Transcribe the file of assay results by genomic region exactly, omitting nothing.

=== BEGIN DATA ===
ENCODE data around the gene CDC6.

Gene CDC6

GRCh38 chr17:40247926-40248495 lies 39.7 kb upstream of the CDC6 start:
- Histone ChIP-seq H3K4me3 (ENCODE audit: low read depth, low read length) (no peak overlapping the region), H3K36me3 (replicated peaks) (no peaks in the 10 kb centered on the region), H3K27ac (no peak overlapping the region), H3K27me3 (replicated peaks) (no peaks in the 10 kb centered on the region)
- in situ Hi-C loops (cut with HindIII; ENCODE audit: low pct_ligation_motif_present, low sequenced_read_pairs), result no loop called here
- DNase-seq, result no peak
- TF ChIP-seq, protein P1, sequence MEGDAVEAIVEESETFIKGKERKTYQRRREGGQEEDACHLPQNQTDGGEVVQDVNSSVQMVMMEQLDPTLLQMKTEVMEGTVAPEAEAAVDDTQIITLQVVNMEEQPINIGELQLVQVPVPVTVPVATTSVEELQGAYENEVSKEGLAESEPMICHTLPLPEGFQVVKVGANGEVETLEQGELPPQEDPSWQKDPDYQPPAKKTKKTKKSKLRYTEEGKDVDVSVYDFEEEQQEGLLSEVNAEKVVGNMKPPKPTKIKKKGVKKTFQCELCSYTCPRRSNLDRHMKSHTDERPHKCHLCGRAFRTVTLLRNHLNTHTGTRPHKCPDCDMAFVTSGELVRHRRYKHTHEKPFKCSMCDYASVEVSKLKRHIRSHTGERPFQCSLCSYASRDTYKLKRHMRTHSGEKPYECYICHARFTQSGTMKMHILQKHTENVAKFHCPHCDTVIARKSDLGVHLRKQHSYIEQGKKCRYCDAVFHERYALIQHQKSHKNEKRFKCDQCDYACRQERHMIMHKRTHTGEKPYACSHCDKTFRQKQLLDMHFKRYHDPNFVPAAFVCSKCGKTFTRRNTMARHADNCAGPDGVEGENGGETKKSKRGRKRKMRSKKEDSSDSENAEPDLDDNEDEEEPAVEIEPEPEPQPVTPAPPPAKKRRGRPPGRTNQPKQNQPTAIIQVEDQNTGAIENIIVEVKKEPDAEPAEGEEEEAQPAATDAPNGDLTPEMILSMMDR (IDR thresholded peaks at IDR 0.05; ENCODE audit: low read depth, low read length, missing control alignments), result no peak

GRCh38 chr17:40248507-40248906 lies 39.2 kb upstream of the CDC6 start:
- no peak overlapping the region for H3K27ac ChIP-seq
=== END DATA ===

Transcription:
ENCODE data around the gene CDC6.

Gene CDC6

GRCh38 chr17:40247926-40248495 lies 39.7 kb upstream of the CDC6 start:
- Histone ChIP-seq H3K4me3 (ENCODE audit: low read depth, low read length) (no peak overlapping the region), H3K36me3 (replicated peaks) (no peaks in the 10 kb centered on the region), H3K27ac (no peak overlapping the region), H3K27me3 (replicated peaks) (no peaks in the 10 kb centered on the region)
- in situ Hi-C loops (cut with HindIII; ENCODE audit: low pct_ligation_motif_present, low sequenced_read_pairs), result no loop called here
- DNase-seq, result no peak
- TF ChIP-seq, protein P1, sequence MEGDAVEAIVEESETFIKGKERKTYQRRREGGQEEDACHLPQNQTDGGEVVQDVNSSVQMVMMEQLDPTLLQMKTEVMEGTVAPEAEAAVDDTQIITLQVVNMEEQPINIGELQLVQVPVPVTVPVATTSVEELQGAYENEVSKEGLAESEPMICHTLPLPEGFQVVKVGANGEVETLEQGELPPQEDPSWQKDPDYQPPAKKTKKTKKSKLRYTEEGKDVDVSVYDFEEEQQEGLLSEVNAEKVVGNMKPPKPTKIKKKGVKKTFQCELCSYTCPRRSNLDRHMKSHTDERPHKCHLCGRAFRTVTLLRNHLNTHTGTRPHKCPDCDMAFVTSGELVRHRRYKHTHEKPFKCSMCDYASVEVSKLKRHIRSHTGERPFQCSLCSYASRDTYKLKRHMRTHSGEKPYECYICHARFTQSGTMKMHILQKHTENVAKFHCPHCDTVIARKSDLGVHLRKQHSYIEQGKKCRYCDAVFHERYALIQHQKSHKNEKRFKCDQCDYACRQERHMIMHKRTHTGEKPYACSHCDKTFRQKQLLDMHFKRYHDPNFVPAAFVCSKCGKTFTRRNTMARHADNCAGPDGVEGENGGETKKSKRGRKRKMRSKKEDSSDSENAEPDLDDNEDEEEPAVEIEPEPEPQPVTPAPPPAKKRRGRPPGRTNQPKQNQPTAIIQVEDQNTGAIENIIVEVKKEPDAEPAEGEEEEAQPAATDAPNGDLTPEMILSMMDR (IDR thresholded peaks at IDR 0.05; ENCODE audit: low read depth, low read length, missing control alignments), result no peak

GRCh38 chr17:40248507-40248906 lies 39.2 kb upstream of the CDC6 start:
- no peak overlapping the region for H3K27ac ChIP-seq